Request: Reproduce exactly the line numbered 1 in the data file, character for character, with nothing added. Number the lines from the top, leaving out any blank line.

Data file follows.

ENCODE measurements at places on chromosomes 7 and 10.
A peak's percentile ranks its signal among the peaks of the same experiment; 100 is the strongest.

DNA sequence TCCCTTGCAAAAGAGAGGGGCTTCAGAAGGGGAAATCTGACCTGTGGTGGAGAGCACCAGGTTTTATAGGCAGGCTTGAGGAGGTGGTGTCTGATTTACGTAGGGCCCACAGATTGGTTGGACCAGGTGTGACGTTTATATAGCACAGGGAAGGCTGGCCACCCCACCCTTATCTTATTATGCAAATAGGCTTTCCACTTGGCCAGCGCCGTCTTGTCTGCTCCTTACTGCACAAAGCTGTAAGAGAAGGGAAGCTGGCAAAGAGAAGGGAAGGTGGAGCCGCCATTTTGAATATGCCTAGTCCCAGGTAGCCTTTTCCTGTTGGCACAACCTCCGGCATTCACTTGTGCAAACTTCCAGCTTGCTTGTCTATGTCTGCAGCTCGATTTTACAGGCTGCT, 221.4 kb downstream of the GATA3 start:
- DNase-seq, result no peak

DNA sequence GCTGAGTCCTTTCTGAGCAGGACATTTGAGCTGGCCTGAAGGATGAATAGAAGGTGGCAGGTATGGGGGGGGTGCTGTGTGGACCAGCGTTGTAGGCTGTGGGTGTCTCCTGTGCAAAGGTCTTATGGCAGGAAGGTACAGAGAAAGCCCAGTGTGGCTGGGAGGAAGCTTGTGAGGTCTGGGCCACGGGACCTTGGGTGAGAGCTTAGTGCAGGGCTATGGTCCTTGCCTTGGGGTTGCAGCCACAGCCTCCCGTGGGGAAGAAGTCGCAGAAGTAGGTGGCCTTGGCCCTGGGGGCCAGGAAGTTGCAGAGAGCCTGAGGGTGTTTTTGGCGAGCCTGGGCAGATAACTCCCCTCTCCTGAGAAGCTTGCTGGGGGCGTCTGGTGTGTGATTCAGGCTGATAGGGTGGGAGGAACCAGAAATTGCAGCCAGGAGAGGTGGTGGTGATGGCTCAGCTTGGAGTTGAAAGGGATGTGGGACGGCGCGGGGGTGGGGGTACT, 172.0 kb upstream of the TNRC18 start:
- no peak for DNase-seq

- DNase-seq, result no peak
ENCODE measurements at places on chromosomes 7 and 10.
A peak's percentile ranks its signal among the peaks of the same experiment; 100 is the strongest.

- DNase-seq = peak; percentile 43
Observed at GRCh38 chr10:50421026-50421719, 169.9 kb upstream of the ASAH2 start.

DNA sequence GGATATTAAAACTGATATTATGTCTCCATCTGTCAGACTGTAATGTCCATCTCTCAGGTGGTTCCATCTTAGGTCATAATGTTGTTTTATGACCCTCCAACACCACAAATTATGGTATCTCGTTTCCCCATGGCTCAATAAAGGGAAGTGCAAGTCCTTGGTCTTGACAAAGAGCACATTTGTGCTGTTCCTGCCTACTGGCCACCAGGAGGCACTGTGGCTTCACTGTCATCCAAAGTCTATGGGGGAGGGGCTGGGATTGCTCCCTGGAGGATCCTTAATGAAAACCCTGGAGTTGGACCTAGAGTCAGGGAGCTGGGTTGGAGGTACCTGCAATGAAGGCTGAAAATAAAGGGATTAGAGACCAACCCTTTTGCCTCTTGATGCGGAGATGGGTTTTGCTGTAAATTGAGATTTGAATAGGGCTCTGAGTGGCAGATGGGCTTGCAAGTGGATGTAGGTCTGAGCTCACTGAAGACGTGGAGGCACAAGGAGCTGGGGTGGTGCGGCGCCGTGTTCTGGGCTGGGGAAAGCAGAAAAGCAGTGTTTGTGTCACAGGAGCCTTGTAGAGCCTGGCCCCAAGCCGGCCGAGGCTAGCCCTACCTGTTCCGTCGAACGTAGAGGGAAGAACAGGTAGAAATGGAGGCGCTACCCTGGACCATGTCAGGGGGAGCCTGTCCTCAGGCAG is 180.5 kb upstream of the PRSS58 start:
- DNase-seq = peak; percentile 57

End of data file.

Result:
ENCODE measurements at places on chromosomes 7 and 10.